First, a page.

Rejection is a painful experience that is hard to manage. It comes with uncomfortable feelings and painful thoughts, and it’s an experience that many members of the family might feel during the divorce between parents. Rejection might certainly be a feeling that each parent feels, and it can be experience felt by older children as well.
For the most part, children between infancy and the age of 4 years old, won’t feel rejection. Instead, what will impact them is change in their daily routine, if that takes place. Children at this age are developing in a way that requires regular schedules of eating, sleeping, and playing. A change in that routine can affect their development. Another primary contributor to a child’s development is their attachments to their parents. If there is a change in the frequency of time with one or both parents, that can also significantly affect a child. For instance, if a three year old sees mom everyday and then after the divorce only once per week, that could be significant.
Children between the ages of 5 and 12 years old will understand the concept of divorce. However, they will tend to think that the divorce has something to do with them. They might blame themselves or believe that they cause the fighting or that something they said prompted the separation. This isn’t an experience of rejection per se, but parents can ease by this letting their children know that they are not responsible for the divorce. Continue reading
Often when friends and family find out that a couple is getting a divorce, the first question asked is “What about the children?”
It’s true that children can feel the impact of the divorce in a strong way, perhaps because it’s often a surprise for them. Although the parents themselves might have been talking about it for awhile, attending couples counseling, and reviewing the health of their relationship, children don’t find out about their parents separation until the decision has been made. For this reason, the following tips are meant to help protect children during the challenging experience of a family separation.
1. Stay consistent. Children need stability to anchor them during times of stress and challenge. When parents are consistent in the way they relate to their children, including in the way they discipline and reward their children, it can keep life feeling familiar. Another way to stay consistent is to continue with the same schedules for bedtime, meals, and school. When life feels consistent, children feel safe. Continue reading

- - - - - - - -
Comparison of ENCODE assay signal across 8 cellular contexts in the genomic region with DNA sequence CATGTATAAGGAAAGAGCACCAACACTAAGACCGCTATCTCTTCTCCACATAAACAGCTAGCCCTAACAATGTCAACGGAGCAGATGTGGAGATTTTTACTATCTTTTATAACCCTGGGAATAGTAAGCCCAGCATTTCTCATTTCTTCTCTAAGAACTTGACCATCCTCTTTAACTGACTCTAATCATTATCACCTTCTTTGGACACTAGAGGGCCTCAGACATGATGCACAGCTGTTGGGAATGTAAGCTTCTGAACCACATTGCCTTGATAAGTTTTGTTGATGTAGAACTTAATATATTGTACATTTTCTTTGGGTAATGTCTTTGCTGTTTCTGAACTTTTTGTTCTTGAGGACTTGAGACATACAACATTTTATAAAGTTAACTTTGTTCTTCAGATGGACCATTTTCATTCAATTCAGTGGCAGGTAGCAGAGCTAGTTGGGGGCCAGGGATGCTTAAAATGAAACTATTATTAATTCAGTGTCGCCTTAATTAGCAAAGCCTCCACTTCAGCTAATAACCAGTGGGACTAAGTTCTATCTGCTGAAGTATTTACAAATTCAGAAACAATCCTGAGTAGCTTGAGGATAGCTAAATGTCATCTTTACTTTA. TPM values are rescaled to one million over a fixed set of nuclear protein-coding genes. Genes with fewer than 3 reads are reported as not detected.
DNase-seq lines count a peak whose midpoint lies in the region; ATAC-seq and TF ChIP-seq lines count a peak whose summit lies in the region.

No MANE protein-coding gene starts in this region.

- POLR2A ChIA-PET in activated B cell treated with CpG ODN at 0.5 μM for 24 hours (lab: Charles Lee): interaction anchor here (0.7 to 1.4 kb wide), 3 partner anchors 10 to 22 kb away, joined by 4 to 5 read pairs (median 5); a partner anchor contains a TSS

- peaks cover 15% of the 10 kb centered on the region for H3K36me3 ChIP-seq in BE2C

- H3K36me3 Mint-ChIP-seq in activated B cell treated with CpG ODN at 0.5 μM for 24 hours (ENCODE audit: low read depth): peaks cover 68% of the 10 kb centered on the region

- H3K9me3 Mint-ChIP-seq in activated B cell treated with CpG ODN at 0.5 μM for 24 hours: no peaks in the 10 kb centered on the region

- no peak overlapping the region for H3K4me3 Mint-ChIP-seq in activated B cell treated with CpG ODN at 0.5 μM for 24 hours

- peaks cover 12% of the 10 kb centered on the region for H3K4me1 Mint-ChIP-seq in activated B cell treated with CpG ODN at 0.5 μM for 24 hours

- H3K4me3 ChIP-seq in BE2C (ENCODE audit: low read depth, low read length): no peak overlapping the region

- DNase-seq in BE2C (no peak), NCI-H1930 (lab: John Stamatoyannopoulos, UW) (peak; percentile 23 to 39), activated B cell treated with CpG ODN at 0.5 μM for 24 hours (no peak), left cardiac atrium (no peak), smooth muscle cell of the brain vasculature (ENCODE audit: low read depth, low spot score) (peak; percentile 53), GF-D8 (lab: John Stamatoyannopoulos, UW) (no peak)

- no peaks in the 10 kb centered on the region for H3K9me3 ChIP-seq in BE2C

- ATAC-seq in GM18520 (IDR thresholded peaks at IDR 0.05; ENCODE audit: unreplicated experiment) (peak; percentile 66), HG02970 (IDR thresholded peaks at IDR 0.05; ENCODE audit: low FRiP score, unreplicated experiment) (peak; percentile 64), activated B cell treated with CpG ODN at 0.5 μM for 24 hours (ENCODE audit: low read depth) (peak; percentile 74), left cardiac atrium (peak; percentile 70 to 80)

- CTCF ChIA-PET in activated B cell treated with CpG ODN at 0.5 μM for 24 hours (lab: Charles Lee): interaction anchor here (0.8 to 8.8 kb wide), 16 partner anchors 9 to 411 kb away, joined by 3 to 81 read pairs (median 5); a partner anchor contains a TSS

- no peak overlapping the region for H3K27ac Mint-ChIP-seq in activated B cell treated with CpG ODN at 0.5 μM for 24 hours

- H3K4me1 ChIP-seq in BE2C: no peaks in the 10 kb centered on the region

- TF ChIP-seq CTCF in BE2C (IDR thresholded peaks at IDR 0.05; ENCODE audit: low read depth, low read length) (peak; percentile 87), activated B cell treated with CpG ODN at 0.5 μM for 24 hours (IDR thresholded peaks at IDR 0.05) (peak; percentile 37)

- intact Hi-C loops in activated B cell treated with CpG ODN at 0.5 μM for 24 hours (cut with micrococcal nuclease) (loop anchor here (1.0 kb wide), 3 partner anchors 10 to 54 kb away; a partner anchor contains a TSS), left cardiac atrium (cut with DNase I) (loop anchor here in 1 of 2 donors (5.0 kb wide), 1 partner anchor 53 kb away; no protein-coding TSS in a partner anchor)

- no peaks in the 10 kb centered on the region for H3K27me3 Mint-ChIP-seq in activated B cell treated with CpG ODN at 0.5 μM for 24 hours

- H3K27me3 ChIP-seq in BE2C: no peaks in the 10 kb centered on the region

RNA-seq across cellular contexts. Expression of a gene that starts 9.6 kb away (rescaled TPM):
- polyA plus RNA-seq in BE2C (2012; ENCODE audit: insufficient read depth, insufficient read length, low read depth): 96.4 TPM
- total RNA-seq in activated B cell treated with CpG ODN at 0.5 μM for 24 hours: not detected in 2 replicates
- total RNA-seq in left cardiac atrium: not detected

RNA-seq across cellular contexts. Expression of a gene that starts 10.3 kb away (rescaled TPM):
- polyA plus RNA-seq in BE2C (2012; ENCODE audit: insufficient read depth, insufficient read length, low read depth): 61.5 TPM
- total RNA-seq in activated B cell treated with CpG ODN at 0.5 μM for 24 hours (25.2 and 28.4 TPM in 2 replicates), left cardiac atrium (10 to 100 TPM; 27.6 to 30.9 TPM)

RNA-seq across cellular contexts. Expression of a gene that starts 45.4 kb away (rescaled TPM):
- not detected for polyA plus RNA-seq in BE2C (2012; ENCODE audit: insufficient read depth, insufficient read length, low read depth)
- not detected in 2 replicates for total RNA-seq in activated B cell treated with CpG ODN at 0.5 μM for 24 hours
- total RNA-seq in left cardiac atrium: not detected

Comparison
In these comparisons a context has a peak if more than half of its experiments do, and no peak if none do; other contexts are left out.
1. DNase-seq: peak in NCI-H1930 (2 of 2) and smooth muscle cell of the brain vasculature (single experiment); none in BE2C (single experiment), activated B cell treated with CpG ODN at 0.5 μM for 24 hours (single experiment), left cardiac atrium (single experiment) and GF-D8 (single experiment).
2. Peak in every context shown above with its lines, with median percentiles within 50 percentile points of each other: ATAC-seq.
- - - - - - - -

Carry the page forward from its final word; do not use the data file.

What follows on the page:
A splitting of the family is a big deal. Everyone involved has feelings. Everyone involved has thoughts and fears and anxieties that have to do with the divorce and what it’s going to look like when the divorce is final. What is it going to be like after the family has split?
Sure, these may be fears of the parents themselves, but it’s also a significant contributor to the children’s anxieties as well. Nonetheless, divorcing parents seem to get their children involved in the divorce in a way that’s often too intimate for them to bear. The following are five mistakes that parents make with their children when they are going through a divorce.
Making Your Children the Messenger
Often, divorcing parents do not know how to communicate with one another. They might have a strong need to say something to their spouse but can’t find the right time since communication can be limited. When parents are with their children, they might be tempted to use the opportunity to tell their children what they really want to say to their spouse. Or worse, they may use their children as messengers to tell the other parent what they want to say. Continue reading